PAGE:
Improvement on mortar for valley/gulley tiles ?

Still ongoing problems with the valley on my roof. I have clambered on and managed to stick some metalised gaffer tape over 2 cracked tiles, and run some along the obvious places where the mortar was cracked. This has improved the situation tremendously ... now when it rains, a small damp patch appears on the wall. When it's not raining, the dehumidifier dries it back quite quickly.
Need to go through the rigmarole of contacting a roofer. (The one I used 2 months ago (took £1,200 pounds from me too) has had two chances to come and quote, but after another week of no show, I've had enough).
Clearly the valley needs to be put straight. The lead flashing was replaced 4 years ago, and looks grand. It's just the mortaring of the tiles that seems to be the issue.
Is there any more modern system cf the ridge tile system I had fitted, where the tiles are held in with plastic clips which are screwed into a batten with a waterproof skirt underneath them ?
Mortar seems to be the worst idea ever IMHO. If anyone wants to reply and say that it's the best thing since sliced bread, as long as it's done properly, then it's still shite as over the past 12 years, I've had 4 roofers mortar the ridge tiles, and it only seems to last 3 years.
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On 10/02/2014 13:56, Jethro_uk wrote:

Same on our roof. Roofer was shit hot with slates and lead but knew SFA about mortar. Pva is the answer IME, whether added to the mortar or applied to the surface. Cheap and easy but they won't use it for some reason. Presumably it shaves a fraction of a percent off their meagre profit margin.
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If the tiles are correctly cut, no water will leak in a valley even if you haven't mortared it yet, unless there's a really strong wind. If they're mortared and it breaks away, then the cracks in the morter can funnel the water under the tiles. However, it still shouldn't come in as the underfelt and gutter should catch it, unless the underfelt has failed, or there isn't any.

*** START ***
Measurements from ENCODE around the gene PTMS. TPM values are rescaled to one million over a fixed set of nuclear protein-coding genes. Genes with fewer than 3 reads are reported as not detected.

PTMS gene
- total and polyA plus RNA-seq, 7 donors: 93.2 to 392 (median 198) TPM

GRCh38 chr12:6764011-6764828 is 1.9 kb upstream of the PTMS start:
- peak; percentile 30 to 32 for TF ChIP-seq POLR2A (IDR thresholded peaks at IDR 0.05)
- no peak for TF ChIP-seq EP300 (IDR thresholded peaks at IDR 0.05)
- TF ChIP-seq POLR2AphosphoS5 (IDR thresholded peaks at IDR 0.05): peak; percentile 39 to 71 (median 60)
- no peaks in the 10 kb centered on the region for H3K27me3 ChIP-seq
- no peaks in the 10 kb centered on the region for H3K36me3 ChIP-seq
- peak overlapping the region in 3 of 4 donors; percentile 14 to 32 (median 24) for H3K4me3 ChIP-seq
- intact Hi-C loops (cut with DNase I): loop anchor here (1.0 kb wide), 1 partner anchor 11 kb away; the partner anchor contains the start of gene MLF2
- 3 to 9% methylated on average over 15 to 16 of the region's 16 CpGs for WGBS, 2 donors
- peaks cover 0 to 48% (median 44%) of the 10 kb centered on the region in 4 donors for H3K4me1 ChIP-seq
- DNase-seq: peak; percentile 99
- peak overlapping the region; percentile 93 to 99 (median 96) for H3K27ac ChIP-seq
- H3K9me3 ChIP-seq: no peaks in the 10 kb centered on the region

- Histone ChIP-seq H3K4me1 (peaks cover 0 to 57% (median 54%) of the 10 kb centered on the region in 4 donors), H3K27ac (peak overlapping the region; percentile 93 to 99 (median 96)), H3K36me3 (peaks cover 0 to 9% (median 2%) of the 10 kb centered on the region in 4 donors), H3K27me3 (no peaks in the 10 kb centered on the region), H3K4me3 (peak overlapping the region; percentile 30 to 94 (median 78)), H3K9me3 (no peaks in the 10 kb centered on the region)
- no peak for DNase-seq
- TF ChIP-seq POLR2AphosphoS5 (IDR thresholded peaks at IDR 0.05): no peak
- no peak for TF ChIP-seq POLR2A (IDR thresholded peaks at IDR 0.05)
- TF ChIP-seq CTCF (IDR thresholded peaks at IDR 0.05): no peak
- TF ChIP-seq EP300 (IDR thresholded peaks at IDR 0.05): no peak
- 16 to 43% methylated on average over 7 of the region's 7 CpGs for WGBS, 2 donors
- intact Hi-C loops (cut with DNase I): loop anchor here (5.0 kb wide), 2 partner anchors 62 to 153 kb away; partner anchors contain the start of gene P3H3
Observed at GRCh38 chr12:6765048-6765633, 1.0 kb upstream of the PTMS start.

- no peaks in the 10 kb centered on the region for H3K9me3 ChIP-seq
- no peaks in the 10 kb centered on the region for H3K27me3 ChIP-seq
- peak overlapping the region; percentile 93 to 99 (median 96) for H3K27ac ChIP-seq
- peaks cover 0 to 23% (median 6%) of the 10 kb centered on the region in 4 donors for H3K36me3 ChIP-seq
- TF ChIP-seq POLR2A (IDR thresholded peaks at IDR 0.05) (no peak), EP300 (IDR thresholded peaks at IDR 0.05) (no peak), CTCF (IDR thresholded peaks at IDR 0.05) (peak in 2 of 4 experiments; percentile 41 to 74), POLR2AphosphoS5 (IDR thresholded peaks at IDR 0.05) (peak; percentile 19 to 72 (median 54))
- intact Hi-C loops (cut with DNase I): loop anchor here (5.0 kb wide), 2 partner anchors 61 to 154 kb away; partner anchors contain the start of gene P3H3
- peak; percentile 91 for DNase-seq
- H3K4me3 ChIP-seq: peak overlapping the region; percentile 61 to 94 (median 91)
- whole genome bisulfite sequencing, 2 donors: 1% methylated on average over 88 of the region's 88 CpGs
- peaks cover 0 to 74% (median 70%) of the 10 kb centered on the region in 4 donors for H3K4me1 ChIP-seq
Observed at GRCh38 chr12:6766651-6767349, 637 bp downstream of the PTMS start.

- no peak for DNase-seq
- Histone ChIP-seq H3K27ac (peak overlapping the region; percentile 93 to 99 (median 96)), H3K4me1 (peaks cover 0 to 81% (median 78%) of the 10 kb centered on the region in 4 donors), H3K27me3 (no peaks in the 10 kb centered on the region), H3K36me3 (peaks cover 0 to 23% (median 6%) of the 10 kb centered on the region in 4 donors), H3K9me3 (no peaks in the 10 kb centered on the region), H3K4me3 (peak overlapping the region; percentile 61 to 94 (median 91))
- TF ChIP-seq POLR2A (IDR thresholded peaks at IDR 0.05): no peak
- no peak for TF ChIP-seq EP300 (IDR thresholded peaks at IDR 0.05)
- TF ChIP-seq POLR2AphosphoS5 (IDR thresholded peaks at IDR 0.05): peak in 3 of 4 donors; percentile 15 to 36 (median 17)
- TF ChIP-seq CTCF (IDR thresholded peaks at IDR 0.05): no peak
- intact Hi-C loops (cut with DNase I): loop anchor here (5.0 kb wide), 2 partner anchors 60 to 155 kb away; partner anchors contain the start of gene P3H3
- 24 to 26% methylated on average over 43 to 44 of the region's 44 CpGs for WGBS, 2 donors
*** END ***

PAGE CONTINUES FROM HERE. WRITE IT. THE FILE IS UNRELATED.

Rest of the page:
IIRC, I used a 3:1 or 4:1 mix when I pointed my valley. It is kind of tricky to do, as the tiles move when you stand on nearby ones, and it's all too easy to destroy the bond as you work on the next tiles. The mortar should be under the edge, so that if the bond does crack, the water is still not directed into the crack.
In my case, the original leak was due to a broken tile higher up, water running down the underfelt, which had rotted off just when it got to the valley, and dropped into the loft. I stripped it all off and fitted a modern underfelt, and the strip which runs under the valley is not even a breathable one, as I wanted that to be well waterproof.
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Andrew Gabriel
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On Mon, 10 Feb 2014 15:35:47 +0000, Andrew Gabriel wrote:

You've convinced me that *anything* is better than mortaring.
Just had a roofer look at it via some photos I took when I was up there. He's suggested a dry valley system (I have googled it) and says he can do the leaking one and the one the other side (which is the same geometry, just not leaking - yet) with new felt, battens and tiles for £1,800 all in.
I'm inclined to take this, as shopping around *may* get a cheaper quote, but I really can't do with the hassle.
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Post the pix up somewhere be interesting to See Jethro...
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